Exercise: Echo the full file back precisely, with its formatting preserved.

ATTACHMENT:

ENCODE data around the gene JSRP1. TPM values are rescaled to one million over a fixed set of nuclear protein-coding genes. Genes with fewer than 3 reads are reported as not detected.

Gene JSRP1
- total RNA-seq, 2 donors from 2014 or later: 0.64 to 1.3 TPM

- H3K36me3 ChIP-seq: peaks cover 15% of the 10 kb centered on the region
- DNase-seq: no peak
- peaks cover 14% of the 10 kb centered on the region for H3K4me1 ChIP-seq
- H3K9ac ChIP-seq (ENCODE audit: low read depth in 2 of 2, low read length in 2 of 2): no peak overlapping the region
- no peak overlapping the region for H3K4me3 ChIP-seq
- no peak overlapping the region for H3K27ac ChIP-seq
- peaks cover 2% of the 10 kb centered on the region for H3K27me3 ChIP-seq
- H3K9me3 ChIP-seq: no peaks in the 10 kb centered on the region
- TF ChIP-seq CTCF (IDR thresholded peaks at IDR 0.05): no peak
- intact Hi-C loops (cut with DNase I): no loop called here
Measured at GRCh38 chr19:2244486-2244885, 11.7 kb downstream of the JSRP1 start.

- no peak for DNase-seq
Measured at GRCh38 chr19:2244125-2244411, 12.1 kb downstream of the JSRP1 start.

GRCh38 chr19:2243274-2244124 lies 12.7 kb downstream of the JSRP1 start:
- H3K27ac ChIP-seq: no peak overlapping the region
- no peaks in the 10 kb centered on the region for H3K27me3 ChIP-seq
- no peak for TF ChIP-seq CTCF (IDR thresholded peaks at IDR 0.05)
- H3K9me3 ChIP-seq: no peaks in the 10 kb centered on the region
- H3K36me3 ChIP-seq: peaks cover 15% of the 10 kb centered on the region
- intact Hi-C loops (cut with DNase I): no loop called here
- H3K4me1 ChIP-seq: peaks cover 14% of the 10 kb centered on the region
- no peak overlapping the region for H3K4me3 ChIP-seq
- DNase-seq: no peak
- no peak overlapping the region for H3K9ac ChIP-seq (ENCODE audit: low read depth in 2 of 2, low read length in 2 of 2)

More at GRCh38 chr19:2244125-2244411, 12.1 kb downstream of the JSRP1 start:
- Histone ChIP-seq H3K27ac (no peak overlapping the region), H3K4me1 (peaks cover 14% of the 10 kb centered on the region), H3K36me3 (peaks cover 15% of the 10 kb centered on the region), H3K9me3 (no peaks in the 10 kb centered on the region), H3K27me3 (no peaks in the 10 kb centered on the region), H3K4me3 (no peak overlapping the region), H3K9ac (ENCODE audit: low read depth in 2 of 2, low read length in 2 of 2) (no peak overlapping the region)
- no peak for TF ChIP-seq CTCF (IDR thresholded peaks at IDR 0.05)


ENCODE data around the gene JSRP1. TPM values are rescaled to one million over a fixed set of nuclear protein-coding genes. Genes with fewer than 3 reads are reported as not detected.

Gene JSRP1
- total RNA-seq, 2 donors from 2014 or later: 0.64 to 1.3 TPM

- H3K36me3 ChIP-seq: peaks cover 15% of the 10 kb centered on the region
- DNase-seq: no peak
- peaks cover 14% of the 10 kb centered on the region for H3K4me1 ChIP-seq
- H3K9ac ChIP-seq (ENCODE audit: low read depth in 2 of 2, low read length in 2 of 2): no peak overlapping the region
- no peak overlapping the region for H3K4me3 ChIP-seq
- no peak overlapping the region for H3K27ac ChIP-seq
- peaks cover 2% of the 10 kb centered on the region for H3K27me3 ChIP-seq
- H3K9me3 ChIP-seq: no peaks in the 10 kb centered on the region
- TF ChIP-seq CTCF (IDR thresholded peaks at IDR 0.05): no peak
- intact Hi-C loops (cut with DNase I): no loop called here
Measured at GRCh38 chr19:2244486-2244885, 11.7 kb downstream of the JSRP1 start.

- no peak for DNase-seq
Measured at GRCh38 chr19:2244125-2244411, 12.1 kb downstream of the JSRP1 start.

GRCh38 chr19:2243274-2244124 lies 12.7 kb downstream of the JSRP1 start:
- H3K27ac ChIP-seq: no peak overlapping the region
- no peaks in the 10 kb centered on the region for H3K27me3 ChIP-seq
- no peak for TF ChIP-seq CTCF (IDR thresholded peaks at IDR 0.05)
- H3K9me3 ChIP-seq: no peaks in the 10 kb centered on the region
- H3K36me3 ChIP-seq: peaks cover 15% of the 10 kb centered on the region
- intact Hi-C loops (cut with DNase I): no loop called here
- H3K4me1 ChIP-seq: peaks cover 14% of the 10 kb centered on the region
- no peak overlapping the region for H3K4me3 ChIP-seq
- DNase-seq: no peak
- no peak overlapping the region for H3K9ac ChIP-seq (ENCODE audit: low read depth in 2 of 2, low read length in 2 of 2)

More at GRCh38 chr19:2244125-2244411, 12.1 kb downstream of the JSRP1 start:
- Histone ChIP-seq H3K27ac (no peak overlapping the region), H3K4me1 (peaks cover 14% of the 10 kb centered on the region), H3K36me3 (peaks cover 15% of the 10 kb centered on the region), H3K9me3 (no peaks in the 10 kb centered on the region), H3K27me3 (no peaks in the 10 kb centered on the region), H3K4me3 (no peak overlapping the region), H3K9ac (ENCODE audit: low read depth in 2 of 2, low read length in 2 of 2) (no peak overlapping the region)
- no peak for TF ChIP-seq CTCF (IDR thresholded peaks at IDR 0.05)